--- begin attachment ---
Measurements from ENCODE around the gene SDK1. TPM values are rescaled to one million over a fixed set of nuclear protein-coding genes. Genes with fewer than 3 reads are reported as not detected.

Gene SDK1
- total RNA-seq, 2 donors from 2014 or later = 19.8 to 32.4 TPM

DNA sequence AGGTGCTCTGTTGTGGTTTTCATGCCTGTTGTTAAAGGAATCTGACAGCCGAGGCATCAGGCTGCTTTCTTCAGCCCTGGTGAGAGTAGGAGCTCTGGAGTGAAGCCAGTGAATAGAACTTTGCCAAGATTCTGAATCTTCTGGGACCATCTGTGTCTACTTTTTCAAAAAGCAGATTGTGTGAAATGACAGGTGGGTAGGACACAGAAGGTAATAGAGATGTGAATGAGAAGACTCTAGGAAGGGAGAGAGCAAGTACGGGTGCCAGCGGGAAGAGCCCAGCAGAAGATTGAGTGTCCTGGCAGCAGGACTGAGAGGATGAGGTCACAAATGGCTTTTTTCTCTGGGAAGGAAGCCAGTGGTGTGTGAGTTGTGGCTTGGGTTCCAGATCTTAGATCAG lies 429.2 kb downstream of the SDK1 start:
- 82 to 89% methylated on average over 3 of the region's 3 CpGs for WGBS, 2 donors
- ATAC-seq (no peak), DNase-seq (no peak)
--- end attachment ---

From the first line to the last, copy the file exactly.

Measurements from ENCODE around the gene SDK1. TPM values are rescaled to one million over a fixed set of nuclear protein-coding genes. Genes with fewer than 3 reads are reported as not detected.

Gene SDK1
- total RNA-seq, 2 donors from 2014 or later = 19.8 to 32.4 TPM

DNA sequence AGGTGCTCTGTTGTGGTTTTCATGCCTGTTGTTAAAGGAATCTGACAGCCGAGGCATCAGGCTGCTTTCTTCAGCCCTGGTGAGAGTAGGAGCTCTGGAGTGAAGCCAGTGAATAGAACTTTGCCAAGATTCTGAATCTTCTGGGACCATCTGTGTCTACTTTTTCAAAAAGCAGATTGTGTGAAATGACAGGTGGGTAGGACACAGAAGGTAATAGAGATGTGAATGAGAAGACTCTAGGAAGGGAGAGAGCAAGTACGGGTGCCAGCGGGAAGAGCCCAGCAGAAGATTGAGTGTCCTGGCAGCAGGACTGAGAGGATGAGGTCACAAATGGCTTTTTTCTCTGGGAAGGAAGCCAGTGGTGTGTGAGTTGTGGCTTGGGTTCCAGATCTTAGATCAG lies 429.2 kb downstream of the SDK1 start:
- 82 to 89% methylated on average over 3 of the region's 3 CpGs for WGBS, 2 donors
- ATAC-seq (no peak), DNase-seq (no peak)